Where once students might have allowed their eyes and ears to be bombarded by everything from risqué political propaganda to raunchy rock, now they insulate themselves from anything that might dent their self-esteem and, crime of crimes, make them feel ‘uncomfortable’. Student groups insist that online articles should have ‘trigger warnings’ in case their subject matter might cause offence.

[…]

Stepford concerns are over-amplified on social media. No sooner is a contentious subject raised than a university ‘campaign’ group appears on Facebook, or a hashtag on Twitter, demanding that the debate is shut down. Technology means that it has never been easier to whip up a false sense of mass outrage — and target that synthetic anger at those in charge. The authorities on the receiving end feel so besieged that they succumb to the demands and threats.

Heaven help any student who doesn’t bow before the Stepford mentality. The students’ union at Edinburgh recently passed a motion to ‘End lad banter’ on campus. Laddish students are being forced to recant their bantering ways. Last month, the rugby club at the London School of Economics was disbanded for a year after its members handed out leaflets advising rugby lads to avoid ‘mingers’ (ugly girls) and ‘homosexual debauchery’. Under pressure from LSE bigwigs, the club publicly recanted its ‘inexcusably offensive’ behaviour and declared that its members have ‘a lot to learn about the pernicious effects of banter’. They’re being made to take part in equality and diversity training. At British unis in 2014, you don’t just get education — you also get re-education, Soviet style.

November 22, 2014

QotD: The first “American” college football game

Filed under: Cancon, Football, History, Quotations, USA — Tags: , , , — Nicholas @ 00:01

… the first college-football contest was not played in 1869 between Rutgers and Princeton, but in 1874 between McGill and Harvard. The game the two New Jersey schools played was something close to soccer, with players (25 per side) allowed to kick the ball or bat it with their hands, and points scored by kicking the ball into the opponents’ goal. This game spread to a handful of other northeastern colleges in the next few years, under varying rules.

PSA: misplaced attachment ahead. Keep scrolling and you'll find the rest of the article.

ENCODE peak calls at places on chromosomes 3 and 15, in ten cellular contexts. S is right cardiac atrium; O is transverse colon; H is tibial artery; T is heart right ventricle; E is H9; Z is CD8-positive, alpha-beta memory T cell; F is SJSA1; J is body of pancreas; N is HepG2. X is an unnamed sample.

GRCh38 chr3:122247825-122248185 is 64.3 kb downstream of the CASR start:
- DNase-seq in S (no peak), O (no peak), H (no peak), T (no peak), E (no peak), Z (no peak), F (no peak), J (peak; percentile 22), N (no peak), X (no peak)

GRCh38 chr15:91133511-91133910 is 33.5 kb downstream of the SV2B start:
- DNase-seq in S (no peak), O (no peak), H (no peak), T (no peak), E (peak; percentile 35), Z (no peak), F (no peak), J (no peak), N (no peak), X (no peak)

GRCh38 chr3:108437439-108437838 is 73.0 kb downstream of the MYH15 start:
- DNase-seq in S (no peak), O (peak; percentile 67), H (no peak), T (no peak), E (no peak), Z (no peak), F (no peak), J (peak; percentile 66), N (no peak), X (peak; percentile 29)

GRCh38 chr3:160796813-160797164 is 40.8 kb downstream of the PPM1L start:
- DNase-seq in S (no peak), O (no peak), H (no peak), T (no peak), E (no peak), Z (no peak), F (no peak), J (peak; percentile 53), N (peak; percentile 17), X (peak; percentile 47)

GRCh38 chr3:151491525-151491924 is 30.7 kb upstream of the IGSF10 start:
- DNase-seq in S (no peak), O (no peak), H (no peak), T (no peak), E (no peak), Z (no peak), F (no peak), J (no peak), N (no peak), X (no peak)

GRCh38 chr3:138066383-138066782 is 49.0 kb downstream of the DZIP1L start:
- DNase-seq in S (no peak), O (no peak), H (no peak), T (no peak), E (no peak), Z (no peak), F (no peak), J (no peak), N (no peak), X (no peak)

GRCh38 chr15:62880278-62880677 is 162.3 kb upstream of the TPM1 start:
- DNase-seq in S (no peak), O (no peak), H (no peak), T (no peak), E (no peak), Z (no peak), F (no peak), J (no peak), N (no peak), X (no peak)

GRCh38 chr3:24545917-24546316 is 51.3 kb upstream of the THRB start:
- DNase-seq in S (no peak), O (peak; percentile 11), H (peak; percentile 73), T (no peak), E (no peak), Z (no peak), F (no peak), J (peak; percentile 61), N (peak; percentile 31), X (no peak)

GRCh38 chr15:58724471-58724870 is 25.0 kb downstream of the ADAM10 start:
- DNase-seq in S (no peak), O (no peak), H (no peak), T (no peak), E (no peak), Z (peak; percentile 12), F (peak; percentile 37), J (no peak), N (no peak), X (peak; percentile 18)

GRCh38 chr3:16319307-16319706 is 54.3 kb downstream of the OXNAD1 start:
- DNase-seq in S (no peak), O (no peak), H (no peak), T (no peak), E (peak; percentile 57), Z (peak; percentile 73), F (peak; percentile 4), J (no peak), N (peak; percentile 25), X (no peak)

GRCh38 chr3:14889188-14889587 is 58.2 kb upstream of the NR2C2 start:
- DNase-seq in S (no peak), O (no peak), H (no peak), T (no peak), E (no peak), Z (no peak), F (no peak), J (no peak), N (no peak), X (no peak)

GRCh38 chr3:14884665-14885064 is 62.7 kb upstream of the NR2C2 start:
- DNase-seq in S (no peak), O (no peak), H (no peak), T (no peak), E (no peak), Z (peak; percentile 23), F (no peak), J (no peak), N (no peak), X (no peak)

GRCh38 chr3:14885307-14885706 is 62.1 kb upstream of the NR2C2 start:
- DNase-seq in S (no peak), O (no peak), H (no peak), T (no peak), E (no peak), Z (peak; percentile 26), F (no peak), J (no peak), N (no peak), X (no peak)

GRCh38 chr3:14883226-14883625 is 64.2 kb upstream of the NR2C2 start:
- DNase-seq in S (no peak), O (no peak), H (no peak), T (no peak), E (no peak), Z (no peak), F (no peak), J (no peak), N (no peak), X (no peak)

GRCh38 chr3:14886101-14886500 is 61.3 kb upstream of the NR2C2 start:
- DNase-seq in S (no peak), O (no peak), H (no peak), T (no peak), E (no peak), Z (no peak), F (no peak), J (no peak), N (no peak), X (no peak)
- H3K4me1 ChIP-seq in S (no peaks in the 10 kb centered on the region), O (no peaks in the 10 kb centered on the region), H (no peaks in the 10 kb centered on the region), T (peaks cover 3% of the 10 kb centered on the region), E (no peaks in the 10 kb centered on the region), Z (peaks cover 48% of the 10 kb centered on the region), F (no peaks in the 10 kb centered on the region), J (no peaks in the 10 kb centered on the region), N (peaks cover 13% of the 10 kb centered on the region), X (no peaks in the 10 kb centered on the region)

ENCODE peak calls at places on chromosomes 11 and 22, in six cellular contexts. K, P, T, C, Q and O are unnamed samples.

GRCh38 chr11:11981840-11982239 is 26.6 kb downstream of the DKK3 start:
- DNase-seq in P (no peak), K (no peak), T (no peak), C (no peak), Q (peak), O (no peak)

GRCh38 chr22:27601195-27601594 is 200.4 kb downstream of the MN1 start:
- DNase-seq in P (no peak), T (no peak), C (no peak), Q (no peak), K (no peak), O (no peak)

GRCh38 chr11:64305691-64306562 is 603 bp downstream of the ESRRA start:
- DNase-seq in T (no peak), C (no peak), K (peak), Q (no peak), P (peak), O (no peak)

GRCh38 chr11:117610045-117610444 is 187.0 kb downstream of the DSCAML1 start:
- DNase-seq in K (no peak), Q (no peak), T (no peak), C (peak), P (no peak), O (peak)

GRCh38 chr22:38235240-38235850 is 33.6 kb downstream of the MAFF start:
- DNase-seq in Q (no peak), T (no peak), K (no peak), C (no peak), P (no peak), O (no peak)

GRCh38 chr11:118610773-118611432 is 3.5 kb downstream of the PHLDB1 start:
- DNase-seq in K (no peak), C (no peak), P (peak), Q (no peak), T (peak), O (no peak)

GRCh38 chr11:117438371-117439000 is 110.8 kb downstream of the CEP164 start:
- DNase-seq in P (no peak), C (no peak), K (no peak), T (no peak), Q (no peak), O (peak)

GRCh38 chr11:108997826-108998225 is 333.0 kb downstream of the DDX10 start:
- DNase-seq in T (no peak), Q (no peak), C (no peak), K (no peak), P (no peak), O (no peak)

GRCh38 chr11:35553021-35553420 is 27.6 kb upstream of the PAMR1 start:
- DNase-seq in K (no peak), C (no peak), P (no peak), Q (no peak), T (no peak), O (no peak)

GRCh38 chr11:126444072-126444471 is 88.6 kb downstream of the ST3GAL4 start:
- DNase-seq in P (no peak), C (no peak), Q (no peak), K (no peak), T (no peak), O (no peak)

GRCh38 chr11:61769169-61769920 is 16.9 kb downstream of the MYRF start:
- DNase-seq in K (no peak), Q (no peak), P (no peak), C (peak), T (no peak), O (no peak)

Meanwhile, Harvard played a different, more rugbyish game that allowed the ball to be carried and thrown. In 1874 it agreed to a two-game series in Cambridge with McGill, which also played a rugby-type game. The first game, played on May 14 under Harvard’s rules, was an easy victory for the home team. The next day they played under McGill’s rules, which permitted more ball handling, used an oval ball (unlike Harvard’s round one), and scored points with a “try,” similar to the modern touchdown. The contest ended in a scoreless tie, but Harvard’s players decided they liked McGill’s rules better than their own.

The “Boston game” soon became more popular than the kicking-oriented variety, and when representatives from four American colleges met in November 1876 to standardize football rules, they largely adopted the McGill/Harvard version. So while the 1874 game was quite different from today’s football, it is at least recognizable as an ancestor, whereas the game Rutgers and Princeton played in 1869 was an evolutionary dead end.